Seasonal Pairings: January 18, 2017
Your CSA boxes this week comes equipped with some bomb-diggity veggies and we’ve gathered some lipsmacking recipes and delicious wines! Everyone should eat well and drink well! Come by for a taste of two wines for $10!
Recipe: Verjus-Brined Grilled Pork Chops with Leeks from Saveur
Pair with: Texier Brezeme 2014 ($25)
So you're craving a Rhone Syrah but not trying to bust your wallet... Luckily, there’s Brezeme, a sleepier little appellation located right in between Northern Rhone and Southern Rhone. The steep and terraced slopes of clay and limestone soils in Brezeme look a lot like Hermitage to the north, but with just a little less prestige, the wines are much more affordable. Syrah is still king in Brezeme and its peppery, herbaceous and floral soul shines through. The luscious plumminess of the wine compliments the sweet and sour juniper berry, verjus marinade for the pork chop and adds a smidgen of smokiness to warm your soul.
Winemaker Eric Texier does not come from a winemaking family but he grew up in Bordeaux surrounded by vineyards. He initially wanted to purchase some vines of his own but found that it was too expensive to do so. Instead, he became a negociant who works with different growers from ten different locations to source the best grapes. After careful sorting, he intervenes as little as possible, leaving the grapes free to express themselves.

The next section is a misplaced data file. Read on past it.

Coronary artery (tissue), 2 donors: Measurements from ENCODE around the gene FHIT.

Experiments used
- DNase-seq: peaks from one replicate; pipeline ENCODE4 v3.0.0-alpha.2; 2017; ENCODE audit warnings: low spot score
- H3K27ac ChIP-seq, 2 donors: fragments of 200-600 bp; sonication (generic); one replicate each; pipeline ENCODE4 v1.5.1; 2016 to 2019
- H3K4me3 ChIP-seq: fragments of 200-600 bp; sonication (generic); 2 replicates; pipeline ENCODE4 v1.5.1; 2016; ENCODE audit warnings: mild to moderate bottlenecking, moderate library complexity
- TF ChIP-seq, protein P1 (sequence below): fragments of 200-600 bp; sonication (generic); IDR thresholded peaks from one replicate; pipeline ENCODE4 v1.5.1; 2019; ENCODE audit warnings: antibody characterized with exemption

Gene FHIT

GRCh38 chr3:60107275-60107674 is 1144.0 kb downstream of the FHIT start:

Recipe: Celery Root Hash from Bon Appetit
Pair with: Forlorn Hope Kirschenmann Pinot Gris Lodi 2015 ($30)
When it is still cold out, a light white wine just doesn’t cut it. At the moment, we’re infatuated with Forlorn Hope’s orange wine made from Pinot Gris. If you’ve never had an orange wine before, you’re in for a treat! Orange wines are simply wines made from white grapes with their skins still on. This gives the wine tannins and a coppery orange glow. A well-made orange wine gives you more oomph and robust flavors to work with. This is a flavorful dish that warrants more power than a refreshing and light white wine while not demanding a red wine that drowns out all the subtler flavors. And so we summon this lovely orange wine in all its earthy and gorgeous glory!
Matthew Rorick never ceases to impress us with his ambitious focus on uncommon and lesser known styles and varieties. He named the winery Forlorn Hope after a band of Dutch troops that were outnumbered by their enemy. Despite having the odds against them, they still volunteered to rush forward and a lead the battle. This is the type of audacity that drives Forlorn Hope’s wines and enables us to try new things. We can't ask for a better way to continue moving forward through the New Year.